Dense, Chewy, and Rich New England-Style Ice Cream Recipe

Photograph: Vicky Wasik

New England scoop shops are some of the country's best, in part because they tend to specialize in dense, rich ice creams with little added air and a distinct pleasant chewiness. Now you can MacGyver a batch of your own.

Why this recipe works:

  • A moderate butterfat content makes for an ice cream that doesn't get too aerated.
  • Evaporated milk, many egg yolks, corn syrup, and arrowroot powder add chewiness and body to the base.
  • Churning the ice cream until it's just solid, then freezing it as fast as possible, makes for a low-air ice cream that stays extra creamy.

Recipe Facts



Active: 45 mins
Total: 6 hrs
Makes: 1 quart

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  • 8 large egg yolks
  • 3/4 cup sugar
  • 1/4 cup corn syrup
  • 1 1/2 cup heavy cream
  • 1 1/2 cup evaporated milk (a little more than 1 can), divided
  • 2 teaspoons arrowroot starch
  • 1 teaspoon vanilla extract
  • 1/2 to 1 teaspoon kosher salt, to taste


  1. In a heavy-bottomed saucepan, whisk together egg yolks, sugar, and corn syrup until well combined. Add cream and 1 1/4 cups evaporated milk and whisk to combine. In a small bowl, stir remaining 1/4 cup evaporated milk with arrowroot starch until is dissolved and forms a slurry with no lumps. Set aside.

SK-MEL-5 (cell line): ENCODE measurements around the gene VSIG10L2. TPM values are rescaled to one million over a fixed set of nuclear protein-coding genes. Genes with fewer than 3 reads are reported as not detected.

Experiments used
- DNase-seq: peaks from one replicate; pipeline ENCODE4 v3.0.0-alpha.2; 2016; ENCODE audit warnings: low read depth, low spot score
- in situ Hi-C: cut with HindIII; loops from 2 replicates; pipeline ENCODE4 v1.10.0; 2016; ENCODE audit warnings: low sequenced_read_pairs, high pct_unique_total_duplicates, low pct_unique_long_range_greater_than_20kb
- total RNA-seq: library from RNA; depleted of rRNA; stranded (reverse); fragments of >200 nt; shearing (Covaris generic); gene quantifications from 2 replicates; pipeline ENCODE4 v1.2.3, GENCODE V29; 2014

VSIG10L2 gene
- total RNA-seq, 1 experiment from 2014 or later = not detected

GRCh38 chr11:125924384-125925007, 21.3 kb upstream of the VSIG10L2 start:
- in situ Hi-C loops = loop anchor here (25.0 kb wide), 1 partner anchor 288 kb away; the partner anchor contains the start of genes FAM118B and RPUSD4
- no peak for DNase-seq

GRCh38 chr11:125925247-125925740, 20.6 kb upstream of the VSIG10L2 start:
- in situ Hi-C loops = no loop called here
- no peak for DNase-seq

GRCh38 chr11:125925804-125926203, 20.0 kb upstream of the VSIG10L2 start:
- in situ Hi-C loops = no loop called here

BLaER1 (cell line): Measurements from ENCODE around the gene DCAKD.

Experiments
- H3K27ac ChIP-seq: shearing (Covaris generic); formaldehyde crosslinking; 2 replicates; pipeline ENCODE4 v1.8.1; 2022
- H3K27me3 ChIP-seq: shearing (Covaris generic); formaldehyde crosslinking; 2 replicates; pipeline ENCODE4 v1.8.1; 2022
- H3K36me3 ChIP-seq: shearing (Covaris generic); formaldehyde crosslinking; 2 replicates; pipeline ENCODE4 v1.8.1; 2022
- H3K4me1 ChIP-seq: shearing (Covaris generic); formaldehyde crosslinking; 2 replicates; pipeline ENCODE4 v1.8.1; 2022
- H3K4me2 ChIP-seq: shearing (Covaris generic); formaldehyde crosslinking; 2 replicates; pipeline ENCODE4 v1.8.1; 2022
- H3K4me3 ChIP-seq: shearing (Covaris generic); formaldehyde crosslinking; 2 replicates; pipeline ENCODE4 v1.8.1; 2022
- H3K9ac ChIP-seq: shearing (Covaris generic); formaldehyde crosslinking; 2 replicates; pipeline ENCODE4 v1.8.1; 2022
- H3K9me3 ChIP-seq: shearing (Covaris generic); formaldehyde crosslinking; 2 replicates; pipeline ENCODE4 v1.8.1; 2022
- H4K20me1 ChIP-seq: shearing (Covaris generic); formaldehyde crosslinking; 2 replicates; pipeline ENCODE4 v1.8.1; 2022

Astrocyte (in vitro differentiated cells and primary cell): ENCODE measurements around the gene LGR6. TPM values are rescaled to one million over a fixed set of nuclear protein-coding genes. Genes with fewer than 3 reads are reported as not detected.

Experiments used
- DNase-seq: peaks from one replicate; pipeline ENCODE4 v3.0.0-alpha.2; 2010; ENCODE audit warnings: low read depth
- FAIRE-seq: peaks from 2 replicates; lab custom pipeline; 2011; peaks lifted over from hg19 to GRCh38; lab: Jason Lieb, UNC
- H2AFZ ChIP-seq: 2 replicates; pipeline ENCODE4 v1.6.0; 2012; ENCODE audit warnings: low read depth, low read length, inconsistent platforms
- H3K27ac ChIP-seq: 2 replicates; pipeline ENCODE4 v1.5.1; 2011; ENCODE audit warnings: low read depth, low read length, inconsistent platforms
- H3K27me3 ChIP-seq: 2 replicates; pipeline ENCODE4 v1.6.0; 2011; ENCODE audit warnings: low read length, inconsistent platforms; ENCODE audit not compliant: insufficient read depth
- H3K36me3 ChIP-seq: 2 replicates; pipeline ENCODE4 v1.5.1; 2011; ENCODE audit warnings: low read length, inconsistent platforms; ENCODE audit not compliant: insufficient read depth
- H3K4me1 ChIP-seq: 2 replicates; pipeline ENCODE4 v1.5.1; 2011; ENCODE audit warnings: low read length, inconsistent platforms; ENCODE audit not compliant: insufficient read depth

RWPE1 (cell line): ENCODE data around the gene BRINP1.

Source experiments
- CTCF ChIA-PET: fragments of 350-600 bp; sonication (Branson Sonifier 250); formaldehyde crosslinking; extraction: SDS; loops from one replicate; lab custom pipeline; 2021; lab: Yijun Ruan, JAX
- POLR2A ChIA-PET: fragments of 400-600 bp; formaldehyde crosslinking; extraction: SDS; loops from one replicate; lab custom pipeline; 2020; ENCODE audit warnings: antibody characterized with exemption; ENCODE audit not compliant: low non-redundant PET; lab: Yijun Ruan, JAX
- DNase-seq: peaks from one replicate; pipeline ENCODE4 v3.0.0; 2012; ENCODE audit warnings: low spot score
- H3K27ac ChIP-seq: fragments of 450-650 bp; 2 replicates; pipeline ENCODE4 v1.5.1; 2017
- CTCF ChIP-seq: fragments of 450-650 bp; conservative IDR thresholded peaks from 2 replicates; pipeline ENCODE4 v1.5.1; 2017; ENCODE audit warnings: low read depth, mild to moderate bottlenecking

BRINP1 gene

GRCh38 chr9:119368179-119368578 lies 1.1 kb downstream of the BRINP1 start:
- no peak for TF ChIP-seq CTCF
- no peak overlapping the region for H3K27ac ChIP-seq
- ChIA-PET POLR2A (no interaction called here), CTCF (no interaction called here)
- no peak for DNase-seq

2. Place saucepan over medium-low heat and cook, whisking frequently, until the custard's temperature reaches 170°F (custard is ready when it coats a spoon and a finger swiped across the back leaves a clean line).

  3. Remove from heat and stir in arrowroot starch slurry, vanilla extract, and salt. Pour custard through a fine-mesh strainer into an airtight container and chill in an ice bath or refrigerator until temperature drops to 40°F, about 4 hours for ice bath, up to overnight for refrigerator.

  4. Churn ice cream until it just takes on a firm soft serve consistency without any runnyness; a spoon pressed across the top should leave a clean impression that doesn't collapse. Then, working very quickly, transfer ice cream to a wide, flat airtight container and chill in the bottom-back of a well-stocked freezer for at least 6 hours, preferably overnight. Avoid opening freezer door during hardening if possible. When ice cream is fully hardened, serve with plenty of mix-ins.

Special equipment

ice cream maker

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